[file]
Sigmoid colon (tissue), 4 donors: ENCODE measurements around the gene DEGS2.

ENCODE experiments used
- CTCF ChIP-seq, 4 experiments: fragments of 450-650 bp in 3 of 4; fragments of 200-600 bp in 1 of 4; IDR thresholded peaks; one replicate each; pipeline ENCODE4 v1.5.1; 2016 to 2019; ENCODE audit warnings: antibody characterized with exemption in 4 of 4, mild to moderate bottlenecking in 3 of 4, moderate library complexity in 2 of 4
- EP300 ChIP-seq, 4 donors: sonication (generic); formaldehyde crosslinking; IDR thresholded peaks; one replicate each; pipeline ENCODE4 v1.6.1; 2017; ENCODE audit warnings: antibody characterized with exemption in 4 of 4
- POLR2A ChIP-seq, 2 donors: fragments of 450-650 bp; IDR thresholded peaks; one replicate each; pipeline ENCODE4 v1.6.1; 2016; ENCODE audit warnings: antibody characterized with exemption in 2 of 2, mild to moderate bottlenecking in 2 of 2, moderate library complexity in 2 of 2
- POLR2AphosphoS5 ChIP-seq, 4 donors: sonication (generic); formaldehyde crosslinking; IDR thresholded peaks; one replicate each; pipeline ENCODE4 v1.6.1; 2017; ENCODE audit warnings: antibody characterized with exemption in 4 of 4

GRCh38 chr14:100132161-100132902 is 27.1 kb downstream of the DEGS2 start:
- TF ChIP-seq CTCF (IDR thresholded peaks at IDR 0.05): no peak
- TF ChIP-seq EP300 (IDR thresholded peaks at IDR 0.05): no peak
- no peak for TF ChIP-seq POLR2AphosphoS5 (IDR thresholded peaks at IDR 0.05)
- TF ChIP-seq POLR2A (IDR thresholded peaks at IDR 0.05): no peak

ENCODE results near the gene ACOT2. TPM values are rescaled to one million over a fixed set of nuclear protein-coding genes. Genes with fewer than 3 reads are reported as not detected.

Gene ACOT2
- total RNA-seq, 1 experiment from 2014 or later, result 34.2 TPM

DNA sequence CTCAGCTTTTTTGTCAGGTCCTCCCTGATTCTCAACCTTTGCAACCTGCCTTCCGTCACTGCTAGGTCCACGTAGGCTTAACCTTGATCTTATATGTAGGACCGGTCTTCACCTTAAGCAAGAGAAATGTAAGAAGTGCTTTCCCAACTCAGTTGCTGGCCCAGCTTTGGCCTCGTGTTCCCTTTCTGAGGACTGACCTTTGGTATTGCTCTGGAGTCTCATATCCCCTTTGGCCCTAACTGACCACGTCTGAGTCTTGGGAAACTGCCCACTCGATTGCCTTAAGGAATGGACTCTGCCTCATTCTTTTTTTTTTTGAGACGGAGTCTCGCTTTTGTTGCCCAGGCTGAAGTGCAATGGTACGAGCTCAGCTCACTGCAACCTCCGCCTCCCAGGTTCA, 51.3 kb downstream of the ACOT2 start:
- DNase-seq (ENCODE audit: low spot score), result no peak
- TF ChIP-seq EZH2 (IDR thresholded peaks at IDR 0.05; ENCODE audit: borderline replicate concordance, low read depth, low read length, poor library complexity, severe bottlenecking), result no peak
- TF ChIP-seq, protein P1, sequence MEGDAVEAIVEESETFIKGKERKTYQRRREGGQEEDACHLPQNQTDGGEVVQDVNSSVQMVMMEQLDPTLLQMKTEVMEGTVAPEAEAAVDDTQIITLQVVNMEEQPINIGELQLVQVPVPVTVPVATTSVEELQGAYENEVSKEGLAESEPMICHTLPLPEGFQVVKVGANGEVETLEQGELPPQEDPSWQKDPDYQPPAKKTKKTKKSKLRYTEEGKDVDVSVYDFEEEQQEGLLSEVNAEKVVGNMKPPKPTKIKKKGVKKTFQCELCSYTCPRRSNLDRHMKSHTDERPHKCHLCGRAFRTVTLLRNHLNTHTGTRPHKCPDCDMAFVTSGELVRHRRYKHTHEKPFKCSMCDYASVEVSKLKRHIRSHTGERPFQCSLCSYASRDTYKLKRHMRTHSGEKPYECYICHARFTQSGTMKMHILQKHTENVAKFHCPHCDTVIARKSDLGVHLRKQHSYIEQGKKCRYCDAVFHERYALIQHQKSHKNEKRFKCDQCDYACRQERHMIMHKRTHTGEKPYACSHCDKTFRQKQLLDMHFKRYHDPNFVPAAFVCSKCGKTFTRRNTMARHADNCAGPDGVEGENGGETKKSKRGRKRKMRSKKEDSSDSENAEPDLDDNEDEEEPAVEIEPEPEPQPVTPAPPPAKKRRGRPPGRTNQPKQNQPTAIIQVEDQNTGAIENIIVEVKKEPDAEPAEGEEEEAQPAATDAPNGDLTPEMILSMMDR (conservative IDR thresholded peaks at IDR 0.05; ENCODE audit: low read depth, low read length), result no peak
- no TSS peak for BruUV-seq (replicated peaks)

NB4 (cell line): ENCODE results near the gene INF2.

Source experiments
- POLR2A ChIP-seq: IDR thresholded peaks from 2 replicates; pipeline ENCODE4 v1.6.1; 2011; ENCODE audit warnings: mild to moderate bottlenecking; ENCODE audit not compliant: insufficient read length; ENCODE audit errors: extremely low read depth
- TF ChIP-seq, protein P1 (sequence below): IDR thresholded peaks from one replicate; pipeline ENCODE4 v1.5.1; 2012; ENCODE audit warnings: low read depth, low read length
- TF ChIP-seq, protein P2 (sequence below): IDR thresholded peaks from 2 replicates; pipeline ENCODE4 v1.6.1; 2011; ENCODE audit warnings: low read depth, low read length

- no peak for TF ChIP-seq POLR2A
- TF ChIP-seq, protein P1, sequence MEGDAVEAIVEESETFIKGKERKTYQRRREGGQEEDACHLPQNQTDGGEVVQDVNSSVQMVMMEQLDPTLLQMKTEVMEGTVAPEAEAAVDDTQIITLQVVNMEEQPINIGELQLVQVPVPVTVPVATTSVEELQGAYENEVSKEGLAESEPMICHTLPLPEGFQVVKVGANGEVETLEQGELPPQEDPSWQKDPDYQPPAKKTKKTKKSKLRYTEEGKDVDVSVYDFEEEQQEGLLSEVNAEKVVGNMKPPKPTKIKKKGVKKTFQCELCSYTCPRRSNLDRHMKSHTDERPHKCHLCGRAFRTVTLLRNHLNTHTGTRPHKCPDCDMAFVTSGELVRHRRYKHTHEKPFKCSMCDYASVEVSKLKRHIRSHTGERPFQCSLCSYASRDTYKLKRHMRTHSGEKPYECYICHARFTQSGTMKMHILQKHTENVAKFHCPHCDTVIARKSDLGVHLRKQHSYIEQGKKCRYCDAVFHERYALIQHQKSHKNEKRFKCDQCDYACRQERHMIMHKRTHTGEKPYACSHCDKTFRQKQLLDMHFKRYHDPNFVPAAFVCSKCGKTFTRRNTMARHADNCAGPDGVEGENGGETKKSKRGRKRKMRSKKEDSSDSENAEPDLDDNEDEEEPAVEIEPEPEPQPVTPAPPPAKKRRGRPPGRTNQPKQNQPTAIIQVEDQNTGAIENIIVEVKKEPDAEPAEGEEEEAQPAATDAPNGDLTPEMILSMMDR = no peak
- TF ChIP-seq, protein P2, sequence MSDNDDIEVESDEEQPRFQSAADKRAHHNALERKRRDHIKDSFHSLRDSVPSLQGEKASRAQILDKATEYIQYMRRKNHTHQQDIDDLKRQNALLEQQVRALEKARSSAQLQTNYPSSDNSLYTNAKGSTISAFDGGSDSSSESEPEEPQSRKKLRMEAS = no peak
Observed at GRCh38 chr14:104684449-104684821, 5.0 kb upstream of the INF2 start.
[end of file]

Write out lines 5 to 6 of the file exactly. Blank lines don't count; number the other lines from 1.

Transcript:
- POLR2A ChIP-seq, 2 donors: fragments of 450-650 bp; IDR thresholded peaks; one replicate each; pipeline ENCODE4 v1.6.1; 2016; ENCODE audit warnings: antibody characterized with exemption in 2 of 2, mild to moderate bottlenecking in 2 of 2, moderate library complexity in 2 of 2
- POLR2AphosphoS5 ChIP-seq, 4 donors: sonication (generic); formaldehyde crosslinking; IDR thresholded peaks; one replicate each; pipeline ENCODE4 v1.6.1; 2017; ENCODE audit warnings: antibody characterized with exemption in 4 of 4